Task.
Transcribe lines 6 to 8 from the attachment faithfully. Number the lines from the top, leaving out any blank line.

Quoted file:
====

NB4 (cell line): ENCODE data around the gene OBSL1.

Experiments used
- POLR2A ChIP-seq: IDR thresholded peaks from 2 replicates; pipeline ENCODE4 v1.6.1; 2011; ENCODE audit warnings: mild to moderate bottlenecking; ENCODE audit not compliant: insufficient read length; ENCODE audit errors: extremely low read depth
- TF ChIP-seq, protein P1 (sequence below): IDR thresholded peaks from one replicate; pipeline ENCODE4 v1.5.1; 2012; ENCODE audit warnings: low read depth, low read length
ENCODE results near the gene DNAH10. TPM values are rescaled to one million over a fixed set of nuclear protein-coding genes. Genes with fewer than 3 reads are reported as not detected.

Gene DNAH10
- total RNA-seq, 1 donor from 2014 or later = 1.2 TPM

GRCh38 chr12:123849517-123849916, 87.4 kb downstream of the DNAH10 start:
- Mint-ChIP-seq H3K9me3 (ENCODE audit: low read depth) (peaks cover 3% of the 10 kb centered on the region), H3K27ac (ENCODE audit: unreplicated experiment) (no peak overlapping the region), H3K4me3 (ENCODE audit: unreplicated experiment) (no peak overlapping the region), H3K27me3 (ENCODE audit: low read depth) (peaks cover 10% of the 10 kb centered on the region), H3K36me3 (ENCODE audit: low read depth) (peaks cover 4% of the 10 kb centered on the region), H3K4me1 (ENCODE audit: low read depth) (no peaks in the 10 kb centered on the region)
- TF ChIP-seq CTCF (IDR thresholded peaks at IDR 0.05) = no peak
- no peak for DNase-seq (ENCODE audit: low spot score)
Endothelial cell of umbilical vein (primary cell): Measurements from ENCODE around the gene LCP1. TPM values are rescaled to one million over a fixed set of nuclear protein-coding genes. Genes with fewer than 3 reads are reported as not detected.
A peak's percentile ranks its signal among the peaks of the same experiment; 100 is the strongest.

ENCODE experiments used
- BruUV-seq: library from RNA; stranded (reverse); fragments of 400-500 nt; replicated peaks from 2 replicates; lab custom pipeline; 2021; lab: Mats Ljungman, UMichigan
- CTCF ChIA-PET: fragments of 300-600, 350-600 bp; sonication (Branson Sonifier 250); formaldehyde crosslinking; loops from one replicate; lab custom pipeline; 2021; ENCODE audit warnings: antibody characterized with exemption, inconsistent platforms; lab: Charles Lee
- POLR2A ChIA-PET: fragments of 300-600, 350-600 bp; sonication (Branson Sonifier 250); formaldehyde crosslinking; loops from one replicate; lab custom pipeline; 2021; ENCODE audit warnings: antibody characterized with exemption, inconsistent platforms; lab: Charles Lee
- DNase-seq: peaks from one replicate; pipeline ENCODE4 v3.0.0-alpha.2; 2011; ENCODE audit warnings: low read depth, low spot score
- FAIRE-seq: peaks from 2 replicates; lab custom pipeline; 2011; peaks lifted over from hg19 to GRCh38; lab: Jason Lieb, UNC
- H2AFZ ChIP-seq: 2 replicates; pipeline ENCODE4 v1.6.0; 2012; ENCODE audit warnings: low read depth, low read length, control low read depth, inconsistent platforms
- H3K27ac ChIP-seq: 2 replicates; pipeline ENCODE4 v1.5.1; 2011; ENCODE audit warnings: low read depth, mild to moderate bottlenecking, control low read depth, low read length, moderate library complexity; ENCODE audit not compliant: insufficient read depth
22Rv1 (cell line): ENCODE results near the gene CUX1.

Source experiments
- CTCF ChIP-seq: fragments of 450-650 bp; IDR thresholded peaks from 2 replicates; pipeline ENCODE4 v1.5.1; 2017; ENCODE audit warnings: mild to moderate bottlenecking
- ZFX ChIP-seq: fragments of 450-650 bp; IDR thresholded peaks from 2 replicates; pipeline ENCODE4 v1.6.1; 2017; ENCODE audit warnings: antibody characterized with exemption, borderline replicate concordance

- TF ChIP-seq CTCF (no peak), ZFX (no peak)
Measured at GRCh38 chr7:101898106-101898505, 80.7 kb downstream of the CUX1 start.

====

Gene DNAH10
- total RNA-seq, 1 donor from 2014 or later = 1.2 TPM

GRCh38 chr12:123849517-123849916, 87.4 kb downstream of the DNAH10 start: